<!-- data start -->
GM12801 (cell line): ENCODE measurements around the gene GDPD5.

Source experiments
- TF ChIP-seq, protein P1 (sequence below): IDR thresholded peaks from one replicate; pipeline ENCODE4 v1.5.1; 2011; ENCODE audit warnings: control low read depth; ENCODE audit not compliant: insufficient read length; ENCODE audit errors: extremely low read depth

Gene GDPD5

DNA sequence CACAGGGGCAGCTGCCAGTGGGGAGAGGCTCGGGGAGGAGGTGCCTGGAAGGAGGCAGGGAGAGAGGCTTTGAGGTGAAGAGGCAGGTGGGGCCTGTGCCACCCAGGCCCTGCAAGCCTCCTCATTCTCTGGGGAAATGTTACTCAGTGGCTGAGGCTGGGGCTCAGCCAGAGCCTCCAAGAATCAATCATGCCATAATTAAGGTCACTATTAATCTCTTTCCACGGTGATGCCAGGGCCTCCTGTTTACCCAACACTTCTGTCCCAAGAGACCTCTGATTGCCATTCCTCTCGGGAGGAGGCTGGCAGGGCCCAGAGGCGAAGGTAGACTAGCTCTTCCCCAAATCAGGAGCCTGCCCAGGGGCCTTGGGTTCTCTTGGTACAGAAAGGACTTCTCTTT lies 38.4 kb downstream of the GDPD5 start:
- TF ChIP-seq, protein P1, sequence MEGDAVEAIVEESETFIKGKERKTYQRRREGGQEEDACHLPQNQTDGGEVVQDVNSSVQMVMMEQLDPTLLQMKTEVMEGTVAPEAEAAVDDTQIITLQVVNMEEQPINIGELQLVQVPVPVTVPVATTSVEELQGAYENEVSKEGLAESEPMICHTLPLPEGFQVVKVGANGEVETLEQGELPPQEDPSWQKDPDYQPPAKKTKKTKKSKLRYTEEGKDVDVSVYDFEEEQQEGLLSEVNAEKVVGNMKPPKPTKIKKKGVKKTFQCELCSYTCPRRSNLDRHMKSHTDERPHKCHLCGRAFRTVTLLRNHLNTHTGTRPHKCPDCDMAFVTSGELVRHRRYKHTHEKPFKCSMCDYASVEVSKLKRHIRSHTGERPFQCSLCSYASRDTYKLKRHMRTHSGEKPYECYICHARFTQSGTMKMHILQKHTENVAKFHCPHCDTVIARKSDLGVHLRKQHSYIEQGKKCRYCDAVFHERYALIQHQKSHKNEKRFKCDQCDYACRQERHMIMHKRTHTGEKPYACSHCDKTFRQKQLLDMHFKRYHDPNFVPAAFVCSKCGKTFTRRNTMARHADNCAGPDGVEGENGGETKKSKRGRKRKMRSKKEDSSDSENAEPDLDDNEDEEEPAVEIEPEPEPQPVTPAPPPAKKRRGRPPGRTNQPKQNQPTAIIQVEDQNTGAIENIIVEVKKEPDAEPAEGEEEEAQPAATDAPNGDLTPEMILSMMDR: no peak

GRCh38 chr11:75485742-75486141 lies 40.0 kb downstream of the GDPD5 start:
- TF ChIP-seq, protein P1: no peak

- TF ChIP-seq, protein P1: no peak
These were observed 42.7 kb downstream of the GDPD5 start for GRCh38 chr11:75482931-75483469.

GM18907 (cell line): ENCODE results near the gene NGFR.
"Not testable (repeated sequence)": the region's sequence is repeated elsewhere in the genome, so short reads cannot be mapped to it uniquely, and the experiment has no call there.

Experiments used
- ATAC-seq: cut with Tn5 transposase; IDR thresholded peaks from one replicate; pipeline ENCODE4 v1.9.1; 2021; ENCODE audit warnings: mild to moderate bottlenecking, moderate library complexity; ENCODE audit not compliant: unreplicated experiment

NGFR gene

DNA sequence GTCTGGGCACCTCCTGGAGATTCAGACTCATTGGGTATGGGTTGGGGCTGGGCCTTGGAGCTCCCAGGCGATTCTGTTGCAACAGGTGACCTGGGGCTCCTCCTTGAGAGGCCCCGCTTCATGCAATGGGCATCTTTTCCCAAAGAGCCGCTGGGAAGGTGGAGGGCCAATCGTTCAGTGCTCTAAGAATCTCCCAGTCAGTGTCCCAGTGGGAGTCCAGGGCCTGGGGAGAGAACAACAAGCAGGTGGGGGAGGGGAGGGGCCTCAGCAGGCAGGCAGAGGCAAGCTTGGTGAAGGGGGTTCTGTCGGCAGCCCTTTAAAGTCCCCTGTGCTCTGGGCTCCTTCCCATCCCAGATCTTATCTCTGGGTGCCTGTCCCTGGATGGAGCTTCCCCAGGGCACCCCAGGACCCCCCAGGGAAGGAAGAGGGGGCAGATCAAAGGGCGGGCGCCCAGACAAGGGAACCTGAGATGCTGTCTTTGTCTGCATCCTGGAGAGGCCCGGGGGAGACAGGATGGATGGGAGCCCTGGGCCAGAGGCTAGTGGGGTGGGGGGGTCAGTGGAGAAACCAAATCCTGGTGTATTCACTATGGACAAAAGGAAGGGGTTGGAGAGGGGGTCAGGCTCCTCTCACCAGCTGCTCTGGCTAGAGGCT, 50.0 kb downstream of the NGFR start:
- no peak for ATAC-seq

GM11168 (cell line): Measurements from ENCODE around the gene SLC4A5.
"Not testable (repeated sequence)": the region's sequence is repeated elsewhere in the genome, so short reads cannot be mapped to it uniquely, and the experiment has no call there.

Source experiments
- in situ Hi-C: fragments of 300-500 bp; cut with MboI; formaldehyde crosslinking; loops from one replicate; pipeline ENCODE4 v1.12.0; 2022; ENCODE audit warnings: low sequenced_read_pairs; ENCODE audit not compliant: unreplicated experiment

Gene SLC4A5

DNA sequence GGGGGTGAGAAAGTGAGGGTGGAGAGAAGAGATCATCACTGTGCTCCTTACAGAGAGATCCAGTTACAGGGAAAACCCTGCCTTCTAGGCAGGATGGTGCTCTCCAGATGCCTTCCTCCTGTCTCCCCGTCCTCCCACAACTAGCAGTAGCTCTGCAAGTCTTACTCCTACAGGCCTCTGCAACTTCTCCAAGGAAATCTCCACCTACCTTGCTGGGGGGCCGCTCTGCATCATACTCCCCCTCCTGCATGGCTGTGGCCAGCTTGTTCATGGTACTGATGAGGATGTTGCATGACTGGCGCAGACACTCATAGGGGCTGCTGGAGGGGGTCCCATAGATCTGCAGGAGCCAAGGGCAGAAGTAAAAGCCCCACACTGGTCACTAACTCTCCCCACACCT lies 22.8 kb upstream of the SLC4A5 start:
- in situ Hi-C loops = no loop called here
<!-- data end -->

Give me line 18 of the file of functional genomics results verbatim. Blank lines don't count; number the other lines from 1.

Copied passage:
GM11168 (cell line): Measurements from ENCODE around the gene SLC4A5.